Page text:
A woman says she found the head of what appeared to be a small reptile in her salad when she ordered lunch from a restaurant food chain in Manhattan Tuesday. Robin Sandusky, a theatrical coordinator, said...
A woman says she found the head of what appeared to be a small reptile in her salad when she ordered lunch from a restaurant food chain in Manhattan Tuesday. Robin Sandusky, a theatrical coordinator, said she ordered a kale salad from a Guy & Gallard store in Chelsea for delivery to her workplace. She began eating the salad when she spotted what she thought was a pea. "I turned it over, and I could see its eye," she told NBC 4 New York. Sandusky called the store and asked for a refund. She said she declined the store's offer for a replacement salad. The delivery worker retrieved the salad and refunded Sandusky, the store manager at the Seventh Avenue location confirmed. The manager, who only gave his last name as Alan, said he apologized but couldn't confirm that a dead animal part was in the food.
President Obama stopped at a Gap store in Manhattan Tuesday, purchasing sweaters for his daughters and a workout top for his wife, in a show of support for the chain's decision to raise wages for U.S. employees.
President Obama stopped at a Gap store in Manhattan Tuesday, purchasing sweaters for his daughters and a workout top for his wife, in a show of support for the chain's decision to raise wages for U.S. employees. The Gap has committed to raising wages to a minimum of $10 an hour by next year. Obama wants Congress to raise the federal minimum wage to $10.10, but lawmakers have resisted. At the store, Obama perused khakis and sweatshirts before a saleswoman talked him through some options for his girls. For the first lady, he picked out a navy blue zip-up workout shirt. Obama, who was in New York for Democratic fundraisers, said he's "continuing to push Congress to boost minimum wage." "Congrats to the Gap, and I am very pleased with my sweaters," Obama said.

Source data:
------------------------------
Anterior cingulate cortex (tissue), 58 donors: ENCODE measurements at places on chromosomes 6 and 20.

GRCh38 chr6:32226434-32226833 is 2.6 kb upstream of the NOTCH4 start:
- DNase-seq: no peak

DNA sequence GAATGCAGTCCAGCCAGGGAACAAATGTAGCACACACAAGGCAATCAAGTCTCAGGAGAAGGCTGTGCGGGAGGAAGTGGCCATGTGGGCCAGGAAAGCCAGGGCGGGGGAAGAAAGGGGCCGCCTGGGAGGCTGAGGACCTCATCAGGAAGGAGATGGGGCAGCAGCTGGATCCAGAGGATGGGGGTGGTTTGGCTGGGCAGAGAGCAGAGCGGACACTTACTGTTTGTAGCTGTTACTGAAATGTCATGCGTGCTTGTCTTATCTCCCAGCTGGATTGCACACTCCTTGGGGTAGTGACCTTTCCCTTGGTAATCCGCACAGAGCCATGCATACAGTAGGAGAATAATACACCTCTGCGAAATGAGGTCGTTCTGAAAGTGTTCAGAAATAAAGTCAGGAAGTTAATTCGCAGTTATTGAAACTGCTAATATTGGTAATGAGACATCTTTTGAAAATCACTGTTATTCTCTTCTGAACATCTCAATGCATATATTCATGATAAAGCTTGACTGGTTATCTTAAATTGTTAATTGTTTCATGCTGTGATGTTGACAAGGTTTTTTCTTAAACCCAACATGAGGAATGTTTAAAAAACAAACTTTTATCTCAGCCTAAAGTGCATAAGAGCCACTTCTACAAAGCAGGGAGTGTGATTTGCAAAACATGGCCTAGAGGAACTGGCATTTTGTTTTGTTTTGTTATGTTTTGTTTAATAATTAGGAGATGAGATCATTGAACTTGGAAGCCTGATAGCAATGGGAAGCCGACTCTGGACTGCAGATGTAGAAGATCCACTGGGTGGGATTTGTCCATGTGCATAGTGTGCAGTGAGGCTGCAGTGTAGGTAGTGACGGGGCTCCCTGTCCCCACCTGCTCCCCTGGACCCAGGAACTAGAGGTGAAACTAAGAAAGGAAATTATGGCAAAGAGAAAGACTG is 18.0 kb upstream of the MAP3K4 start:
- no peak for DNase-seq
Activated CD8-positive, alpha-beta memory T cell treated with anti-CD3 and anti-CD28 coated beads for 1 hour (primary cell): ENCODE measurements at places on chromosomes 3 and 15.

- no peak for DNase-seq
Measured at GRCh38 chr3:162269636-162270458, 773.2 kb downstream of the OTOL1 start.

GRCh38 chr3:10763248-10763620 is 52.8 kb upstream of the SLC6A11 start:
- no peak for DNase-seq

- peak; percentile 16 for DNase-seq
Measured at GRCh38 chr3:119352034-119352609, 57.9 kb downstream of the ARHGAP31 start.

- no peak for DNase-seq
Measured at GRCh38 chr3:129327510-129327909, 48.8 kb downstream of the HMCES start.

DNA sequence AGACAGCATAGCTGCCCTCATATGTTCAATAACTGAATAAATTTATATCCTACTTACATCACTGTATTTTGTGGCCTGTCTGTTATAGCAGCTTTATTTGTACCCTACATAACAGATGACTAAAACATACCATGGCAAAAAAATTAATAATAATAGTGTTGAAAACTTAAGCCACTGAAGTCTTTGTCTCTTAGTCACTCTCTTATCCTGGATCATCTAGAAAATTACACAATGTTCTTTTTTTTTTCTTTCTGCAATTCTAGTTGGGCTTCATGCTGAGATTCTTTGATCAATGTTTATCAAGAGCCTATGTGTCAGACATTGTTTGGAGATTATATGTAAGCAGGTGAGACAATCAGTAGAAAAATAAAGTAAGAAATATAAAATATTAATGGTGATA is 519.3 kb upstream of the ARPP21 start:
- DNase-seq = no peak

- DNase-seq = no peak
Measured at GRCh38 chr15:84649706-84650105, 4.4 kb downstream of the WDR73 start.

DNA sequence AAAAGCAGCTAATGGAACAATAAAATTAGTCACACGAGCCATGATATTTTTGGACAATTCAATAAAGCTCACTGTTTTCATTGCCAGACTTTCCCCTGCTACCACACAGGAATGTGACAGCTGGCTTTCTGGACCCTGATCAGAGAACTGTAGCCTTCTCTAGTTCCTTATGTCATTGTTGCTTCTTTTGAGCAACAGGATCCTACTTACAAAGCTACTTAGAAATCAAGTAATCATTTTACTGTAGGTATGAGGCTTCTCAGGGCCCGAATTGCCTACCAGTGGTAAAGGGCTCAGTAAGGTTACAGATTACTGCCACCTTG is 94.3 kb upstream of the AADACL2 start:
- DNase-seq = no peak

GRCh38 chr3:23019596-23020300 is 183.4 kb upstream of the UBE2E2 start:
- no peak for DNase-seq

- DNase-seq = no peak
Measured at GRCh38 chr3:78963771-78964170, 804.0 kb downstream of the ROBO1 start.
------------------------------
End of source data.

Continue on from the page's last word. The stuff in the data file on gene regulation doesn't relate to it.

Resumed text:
An Oregon family says they're not ready to give up on their pet cat, even after it attacked their baby and forced the family to take cover in a bedroom. The 4-year-old cat, a 22-pound part-Himalayan named...